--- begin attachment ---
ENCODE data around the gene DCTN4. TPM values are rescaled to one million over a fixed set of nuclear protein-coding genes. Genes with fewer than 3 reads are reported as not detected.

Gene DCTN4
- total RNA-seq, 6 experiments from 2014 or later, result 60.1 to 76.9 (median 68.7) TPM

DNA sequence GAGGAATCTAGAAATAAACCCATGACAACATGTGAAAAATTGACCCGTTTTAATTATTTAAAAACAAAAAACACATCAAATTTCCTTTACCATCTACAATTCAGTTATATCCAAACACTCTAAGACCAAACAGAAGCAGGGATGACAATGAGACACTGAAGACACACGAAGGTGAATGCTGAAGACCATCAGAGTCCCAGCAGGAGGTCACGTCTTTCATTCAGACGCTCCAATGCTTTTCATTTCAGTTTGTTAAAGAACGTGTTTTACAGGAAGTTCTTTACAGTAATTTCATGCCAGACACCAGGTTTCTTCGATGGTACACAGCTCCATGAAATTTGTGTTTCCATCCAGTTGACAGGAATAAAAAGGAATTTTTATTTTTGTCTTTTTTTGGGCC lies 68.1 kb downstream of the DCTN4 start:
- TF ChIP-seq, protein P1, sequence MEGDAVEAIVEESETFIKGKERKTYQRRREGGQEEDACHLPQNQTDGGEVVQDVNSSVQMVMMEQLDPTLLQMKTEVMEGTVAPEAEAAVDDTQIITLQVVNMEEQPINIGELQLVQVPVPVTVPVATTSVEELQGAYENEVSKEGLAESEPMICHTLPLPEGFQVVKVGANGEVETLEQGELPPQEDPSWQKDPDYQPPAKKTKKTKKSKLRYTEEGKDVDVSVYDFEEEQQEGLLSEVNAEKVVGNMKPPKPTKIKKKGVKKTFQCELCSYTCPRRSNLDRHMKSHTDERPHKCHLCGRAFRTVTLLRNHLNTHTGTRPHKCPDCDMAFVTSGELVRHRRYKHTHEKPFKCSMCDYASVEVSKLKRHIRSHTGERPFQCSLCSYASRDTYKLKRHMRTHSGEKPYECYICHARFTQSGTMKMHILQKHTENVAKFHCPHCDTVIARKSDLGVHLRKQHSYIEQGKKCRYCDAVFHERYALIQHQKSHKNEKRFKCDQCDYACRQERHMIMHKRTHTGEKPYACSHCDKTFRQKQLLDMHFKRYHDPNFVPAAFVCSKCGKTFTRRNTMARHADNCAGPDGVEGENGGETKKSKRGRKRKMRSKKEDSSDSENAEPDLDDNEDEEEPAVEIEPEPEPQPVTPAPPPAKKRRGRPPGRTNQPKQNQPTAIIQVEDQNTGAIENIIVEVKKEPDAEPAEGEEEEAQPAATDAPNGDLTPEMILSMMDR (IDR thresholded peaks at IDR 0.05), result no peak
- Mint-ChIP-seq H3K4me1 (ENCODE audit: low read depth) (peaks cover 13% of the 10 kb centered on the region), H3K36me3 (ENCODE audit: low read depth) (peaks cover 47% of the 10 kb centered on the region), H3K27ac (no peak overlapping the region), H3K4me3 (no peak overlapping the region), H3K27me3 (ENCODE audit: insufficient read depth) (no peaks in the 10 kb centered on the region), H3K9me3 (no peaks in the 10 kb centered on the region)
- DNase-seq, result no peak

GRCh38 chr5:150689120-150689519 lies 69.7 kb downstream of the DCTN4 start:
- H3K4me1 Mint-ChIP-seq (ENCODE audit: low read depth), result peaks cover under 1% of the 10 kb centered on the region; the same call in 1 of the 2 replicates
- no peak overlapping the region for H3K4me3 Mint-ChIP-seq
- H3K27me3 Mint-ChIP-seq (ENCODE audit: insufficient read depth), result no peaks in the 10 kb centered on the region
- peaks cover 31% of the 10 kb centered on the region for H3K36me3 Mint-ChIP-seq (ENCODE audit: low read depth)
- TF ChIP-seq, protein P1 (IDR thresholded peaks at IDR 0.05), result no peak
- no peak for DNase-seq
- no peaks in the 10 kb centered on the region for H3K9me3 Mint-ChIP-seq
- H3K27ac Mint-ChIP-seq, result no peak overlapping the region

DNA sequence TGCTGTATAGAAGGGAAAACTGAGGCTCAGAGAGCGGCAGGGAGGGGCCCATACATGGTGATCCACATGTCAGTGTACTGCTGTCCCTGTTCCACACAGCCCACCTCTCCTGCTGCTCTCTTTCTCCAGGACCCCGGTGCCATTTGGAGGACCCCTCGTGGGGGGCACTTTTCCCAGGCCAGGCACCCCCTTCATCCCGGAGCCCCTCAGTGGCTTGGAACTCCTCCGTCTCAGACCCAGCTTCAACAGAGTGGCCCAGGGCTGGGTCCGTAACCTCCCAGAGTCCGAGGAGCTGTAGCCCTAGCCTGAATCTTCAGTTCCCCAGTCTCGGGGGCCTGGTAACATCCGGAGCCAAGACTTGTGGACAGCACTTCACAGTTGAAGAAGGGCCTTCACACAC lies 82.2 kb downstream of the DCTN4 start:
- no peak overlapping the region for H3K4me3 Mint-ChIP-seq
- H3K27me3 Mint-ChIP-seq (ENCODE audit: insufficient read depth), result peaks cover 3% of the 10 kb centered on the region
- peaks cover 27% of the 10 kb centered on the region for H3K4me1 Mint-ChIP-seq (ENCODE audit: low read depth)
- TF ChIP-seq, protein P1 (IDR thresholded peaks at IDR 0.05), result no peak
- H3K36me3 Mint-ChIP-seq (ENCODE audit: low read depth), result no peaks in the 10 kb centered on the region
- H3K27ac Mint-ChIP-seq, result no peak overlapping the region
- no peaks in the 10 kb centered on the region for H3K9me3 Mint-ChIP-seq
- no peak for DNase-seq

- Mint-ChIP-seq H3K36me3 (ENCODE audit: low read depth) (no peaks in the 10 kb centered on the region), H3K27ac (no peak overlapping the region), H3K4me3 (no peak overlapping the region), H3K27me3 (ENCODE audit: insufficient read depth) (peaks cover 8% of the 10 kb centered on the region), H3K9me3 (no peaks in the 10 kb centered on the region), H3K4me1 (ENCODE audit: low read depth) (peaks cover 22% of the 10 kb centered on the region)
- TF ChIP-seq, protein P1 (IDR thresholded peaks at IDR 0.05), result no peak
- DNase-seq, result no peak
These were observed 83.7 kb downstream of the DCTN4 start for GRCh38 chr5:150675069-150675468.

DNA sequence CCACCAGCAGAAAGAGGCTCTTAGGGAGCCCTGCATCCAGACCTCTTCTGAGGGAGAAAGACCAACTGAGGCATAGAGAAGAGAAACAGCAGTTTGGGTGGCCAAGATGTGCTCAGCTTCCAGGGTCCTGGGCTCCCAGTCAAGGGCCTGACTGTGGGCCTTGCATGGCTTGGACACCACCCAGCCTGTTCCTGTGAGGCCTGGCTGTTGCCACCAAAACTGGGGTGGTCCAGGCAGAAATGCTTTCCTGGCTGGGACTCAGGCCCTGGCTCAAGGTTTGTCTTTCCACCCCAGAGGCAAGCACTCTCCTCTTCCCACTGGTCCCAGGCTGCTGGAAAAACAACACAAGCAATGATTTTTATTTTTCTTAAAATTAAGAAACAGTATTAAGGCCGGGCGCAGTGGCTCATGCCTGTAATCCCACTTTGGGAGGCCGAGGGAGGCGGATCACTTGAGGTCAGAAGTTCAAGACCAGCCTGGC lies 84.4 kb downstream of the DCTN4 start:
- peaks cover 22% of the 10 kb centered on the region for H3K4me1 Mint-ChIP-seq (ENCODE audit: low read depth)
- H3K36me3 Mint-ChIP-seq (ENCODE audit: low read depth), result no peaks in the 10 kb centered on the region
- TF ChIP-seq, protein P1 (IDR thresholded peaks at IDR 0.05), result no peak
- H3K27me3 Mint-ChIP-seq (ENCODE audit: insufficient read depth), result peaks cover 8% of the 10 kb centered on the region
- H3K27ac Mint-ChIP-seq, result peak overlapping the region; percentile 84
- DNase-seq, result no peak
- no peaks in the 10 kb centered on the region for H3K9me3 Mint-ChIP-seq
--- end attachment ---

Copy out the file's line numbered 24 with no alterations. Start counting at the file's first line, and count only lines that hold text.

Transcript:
- no peaks in the 10 kb centered on the region for H3K9me3 Mint-ChIP-seq